New installed PV capacity increased worldwide to 109 GW in 2018, BNEF

Bloomberg New Energy Finance (BNEF) reckons that solar installations in 2018 will end up at about 109 GW (compared to 99 GW in 2017), once the final numbers come in during the next few weeks. According to Jenny Chase, head of solar, »the year ahead is likely to see growth to the 125 GW to 141 GW range. Europe is building more PV once again, and India, the Middle East, North Africa and Turkey are continuing to expand their deployments.« The world’s largest PV market, China, is in disarray as the government tries to reconcile future solar support with a deficit in the renewable energy fund of CNY 150 billion ($23.4 billion) at the end of 2017. Meanwhile, new countries »are holding auctions and tenders all the time to buy cost-effective solar power, although governments hoping to set new records may be disappointed in 2019.« Incremental improvements in cost and performance will continue, but the big price fall of last year, on the back of the sudden Chinese slowdown, will not be repeated, says Jenny Chase. Technologies will include floating solar, bifacial modules and combining utility-scale storage with solar.
The biggest solar projects financed in 2018 included the 800 MW »NOOR Midelt« PV and solar thermal portfolio in Morocco, at an estimated $2.4 billion, and the 709 MW »NLC Tangedco« PV plant in India, at a cost of about $500 million.
Global clean energy investment totaled $332.1 billion in 2018, down 8 percent compared to 2017. Last year was the fifth in a row in which investment exceeded the $300 billion mark, says the consultancy. While Wind investment rose 3 percent to $128.6 billion, overall investment in the solar sector dropped 24 percent to $130.8 billion. Part of this reduction was due to sharply declining capital costs.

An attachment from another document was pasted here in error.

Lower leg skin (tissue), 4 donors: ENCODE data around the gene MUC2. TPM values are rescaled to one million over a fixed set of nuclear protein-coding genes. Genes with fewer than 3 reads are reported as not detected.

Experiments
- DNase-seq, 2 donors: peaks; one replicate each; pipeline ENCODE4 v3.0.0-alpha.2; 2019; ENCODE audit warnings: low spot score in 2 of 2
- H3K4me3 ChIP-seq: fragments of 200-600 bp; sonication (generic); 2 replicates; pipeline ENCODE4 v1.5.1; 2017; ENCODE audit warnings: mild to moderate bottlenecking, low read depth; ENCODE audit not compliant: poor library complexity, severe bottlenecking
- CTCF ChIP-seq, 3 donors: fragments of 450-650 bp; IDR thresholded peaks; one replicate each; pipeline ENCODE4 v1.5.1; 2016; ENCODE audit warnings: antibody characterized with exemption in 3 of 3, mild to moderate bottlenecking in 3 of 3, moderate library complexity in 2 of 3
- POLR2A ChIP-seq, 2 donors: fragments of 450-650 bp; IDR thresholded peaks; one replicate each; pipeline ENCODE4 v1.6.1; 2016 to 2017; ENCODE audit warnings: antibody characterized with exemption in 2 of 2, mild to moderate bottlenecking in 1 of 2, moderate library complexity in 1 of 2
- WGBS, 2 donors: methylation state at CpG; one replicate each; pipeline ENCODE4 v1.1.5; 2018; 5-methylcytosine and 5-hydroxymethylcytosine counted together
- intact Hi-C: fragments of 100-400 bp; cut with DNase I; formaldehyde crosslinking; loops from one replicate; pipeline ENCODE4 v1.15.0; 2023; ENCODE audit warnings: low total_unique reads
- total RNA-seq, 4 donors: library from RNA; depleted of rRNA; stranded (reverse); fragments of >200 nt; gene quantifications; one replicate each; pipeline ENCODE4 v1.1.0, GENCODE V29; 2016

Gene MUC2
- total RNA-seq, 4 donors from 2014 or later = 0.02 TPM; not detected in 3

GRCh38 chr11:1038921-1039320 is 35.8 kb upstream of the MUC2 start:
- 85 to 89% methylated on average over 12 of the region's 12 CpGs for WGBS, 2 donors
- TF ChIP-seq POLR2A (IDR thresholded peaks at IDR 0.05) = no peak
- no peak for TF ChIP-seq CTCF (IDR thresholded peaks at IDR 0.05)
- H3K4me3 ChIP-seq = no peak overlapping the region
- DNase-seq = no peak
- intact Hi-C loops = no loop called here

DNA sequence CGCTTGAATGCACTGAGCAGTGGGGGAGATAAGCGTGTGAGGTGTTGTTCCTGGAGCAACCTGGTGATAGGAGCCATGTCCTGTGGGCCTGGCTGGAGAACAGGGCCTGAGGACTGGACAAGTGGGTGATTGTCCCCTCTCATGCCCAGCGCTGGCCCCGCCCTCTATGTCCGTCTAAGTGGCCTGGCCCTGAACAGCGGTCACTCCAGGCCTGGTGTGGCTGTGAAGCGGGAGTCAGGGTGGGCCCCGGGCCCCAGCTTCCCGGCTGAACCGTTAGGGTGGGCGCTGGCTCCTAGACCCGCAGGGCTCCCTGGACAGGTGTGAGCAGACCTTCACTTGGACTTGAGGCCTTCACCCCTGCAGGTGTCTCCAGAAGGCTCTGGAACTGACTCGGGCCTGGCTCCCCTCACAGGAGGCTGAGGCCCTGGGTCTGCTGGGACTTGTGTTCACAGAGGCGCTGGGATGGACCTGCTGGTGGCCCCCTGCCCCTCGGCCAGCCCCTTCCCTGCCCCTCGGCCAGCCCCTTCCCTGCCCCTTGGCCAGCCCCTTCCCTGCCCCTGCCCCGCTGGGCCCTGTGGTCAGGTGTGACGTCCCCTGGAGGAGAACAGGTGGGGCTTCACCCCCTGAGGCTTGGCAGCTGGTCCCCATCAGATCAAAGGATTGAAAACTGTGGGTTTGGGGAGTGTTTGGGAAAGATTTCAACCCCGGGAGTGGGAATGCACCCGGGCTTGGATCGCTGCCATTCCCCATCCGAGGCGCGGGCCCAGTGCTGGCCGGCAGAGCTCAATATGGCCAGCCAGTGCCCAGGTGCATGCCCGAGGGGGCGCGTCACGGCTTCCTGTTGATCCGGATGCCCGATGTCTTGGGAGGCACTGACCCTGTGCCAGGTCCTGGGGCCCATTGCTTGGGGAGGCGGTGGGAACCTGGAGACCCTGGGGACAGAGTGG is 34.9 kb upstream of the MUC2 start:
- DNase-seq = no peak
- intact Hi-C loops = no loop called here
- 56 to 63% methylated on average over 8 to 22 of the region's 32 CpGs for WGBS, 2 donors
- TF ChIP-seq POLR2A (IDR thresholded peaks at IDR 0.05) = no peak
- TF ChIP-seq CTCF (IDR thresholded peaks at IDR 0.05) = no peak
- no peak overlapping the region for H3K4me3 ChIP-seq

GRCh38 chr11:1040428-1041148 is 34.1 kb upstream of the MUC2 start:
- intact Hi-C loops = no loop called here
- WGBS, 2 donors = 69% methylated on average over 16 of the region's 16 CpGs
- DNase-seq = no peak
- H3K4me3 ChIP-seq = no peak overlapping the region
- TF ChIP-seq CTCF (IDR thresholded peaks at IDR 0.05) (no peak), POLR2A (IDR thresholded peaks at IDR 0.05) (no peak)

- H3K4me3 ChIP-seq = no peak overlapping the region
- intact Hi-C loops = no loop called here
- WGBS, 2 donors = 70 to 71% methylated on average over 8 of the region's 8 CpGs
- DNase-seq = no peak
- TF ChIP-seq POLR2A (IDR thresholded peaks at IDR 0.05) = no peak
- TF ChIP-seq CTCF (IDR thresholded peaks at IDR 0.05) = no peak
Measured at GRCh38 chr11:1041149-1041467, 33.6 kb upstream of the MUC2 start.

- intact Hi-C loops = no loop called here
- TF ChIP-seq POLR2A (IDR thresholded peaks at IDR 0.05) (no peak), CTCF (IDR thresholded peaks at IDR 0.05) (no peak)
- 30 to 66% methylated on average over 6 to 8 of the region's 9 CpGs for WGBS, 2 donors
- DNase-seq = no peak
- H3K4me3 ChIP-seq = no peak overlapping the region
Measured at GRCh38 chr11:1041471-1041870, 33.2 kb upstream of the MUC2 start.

Chinese solar investment plunged 53 percent to $40.4 billion in 2018. The U.S. investment was at $64.2 billion, up 12 percent. Developers have been rushing to finance wind and solar projects in order to take advantage of tax credit incentives, before these expire early next decade, says Bloomberg: »There has also been a boom, in both the U.S. and Europe, in the construction of projects benefitting from power purchase agreements signed by big corporations such as Facebook and Google.«
Europe saw clean energy investment leap 27 percent to $74.5 billion, helped by the financing of five offshore wind projects in the billion-dollar-plus category. There was also a sharp recovery in the Spanish solar market (clean energy investment $7.8 billion, up sevenfold), helped by heavily reduced costs, and a continuation of the build-out of large wind farms in Sweden ($5.5 billion, up 37%) and Norway ($2 billion, no change) offering low-cost electricity to industrial consumers. Highest investments in Europe were made in Germany at $10.5 billion (down 32 percent), the U.K. at $10.4 billion (up 1 percent) and France at $5.3 billion (up 7 percent). BNEF noted high growth rates in Europe in the Netherlands (investment $5.6 billion, up 60 percent), Denmark ($3.2 billion, up fivefold), Belgium ($2.9 billion, up fourfold), Italy ($2.8 billion, up 11 percent) and Ukraine ($2.4 billion, up 15-fold).

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